Why (and where) Universal Basic Income is becoming more popular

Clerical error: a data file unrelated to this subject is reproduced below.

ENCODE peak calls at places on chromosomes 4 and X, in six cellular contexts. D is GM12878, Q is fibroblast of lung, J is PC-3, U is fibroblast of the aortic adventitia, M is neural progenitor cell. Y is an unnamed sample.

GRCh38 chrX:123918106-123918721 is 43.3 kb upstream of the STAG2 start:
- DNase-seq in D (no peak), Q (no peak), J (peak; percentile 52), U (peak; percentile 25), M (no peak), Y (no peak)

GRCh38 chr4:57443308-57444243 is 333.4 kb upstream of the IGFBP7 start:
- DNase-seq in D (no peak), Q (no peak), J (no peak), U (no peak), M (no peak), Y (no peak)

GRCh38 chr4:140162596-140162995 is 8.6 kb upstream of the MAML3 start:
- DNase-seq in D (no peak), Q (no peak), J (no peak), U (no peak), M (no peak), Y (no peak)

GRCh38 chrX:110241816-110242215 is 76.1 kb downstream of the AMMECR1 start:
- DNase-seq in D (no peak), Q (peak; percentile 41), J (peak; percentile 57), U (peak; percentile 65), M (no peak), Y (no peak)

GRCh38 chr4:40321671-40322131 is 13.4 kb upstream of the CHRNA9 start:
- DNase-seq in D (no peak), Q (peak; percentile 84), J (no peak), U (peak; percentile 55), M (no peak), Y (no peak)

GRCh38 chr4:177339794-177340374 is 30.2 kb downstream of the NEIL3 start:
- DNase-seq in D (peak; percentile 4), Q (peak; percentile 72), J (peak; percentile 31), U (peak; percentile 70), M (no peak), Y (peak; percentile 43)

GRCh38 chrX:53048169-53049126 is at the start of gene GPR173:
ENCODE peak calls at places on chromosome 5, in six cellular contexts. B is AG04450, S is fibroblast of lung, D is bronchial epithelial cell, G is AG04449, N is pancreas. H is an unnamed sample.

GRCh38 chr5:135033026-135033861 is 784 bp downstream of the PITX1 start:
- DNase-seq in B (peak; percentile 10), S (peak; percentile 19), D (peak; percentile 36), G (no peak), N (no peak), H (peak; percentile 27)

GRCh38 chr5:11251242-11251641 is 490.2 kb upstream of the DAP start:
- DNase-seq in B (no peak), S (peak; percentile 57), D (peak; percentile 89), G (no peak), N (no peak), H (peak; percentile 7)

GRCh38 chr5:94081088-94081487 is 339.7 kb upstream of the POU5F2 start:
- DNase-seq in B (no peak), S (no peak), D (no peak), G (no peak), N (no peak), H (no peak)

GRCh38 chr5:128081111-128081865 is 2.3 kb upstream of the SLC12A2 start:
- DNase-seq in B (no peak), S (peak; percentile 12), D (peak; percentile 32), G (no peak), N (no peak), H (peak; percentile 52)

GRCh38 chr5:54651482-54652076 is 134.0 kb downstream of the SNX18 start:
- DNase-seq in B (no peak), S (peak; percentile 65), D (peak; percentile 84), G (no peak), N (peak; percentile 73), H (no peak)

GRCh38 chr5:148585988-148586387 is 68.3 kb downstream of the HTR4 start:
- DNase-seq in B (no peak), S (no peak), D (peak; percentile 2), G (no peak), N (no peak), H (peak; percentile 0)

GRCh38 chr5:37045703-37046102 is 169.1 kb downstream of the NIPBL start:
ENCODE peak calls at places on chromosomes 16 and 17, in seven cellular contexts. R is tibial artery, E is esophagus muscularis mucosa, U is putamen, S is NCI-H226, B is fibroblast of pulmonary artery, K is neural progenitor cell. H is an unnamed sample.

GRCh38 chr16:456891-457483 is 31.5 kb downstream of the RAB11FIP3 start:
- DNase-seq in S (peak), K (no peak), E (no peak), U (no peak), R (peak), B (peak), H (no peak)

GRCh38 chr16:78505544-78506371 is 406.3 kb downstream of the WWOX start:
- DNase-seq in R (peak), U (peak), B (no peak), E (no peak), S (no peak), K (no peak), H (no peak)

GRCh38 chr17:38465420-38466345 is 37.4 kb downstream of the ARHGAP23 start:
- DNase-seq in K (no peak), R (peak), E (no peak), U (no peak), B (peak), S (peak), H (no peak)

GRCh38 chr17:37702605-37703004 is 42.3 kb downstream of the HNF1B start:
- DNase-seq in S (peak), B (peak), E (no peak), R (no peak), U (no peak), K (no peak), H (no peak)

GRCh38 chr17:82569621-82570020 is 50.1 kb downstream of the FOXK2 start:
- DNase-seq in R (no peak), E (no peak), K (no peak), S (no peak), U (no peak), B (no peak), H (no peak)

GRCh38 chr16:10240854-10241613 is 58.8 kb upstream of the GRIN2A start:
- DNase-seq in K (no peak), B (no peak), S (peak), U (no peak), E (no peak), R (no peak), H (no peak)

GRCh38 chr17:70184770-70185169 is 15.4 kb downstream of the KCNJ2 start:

Long before Andrew Yang launched his scrappy 2020 presidential campaign, Universal Basic Income (UBI), the idea that the government provides every adult citizen with a set amount of cash on a regular basis (no strings attached), has been growing in popularity. And it's not just "talk" at this point. A few countries like Kenya, Finland and even Iran have launched nationwide unconditional cash transfer programs, and many others have launched smaller-scale programs. 54% of Americans oppose a UBI program, according to a 2020 PEW study. Unsurprisingly, most Democrats support it and most Republicans oppose it…many saying a UBI would discourage people from looking for jobs. But worldwide, the coronavirus pandemic has only supercharged the UBI movement, as it further widened the chasm of global economic inequality.
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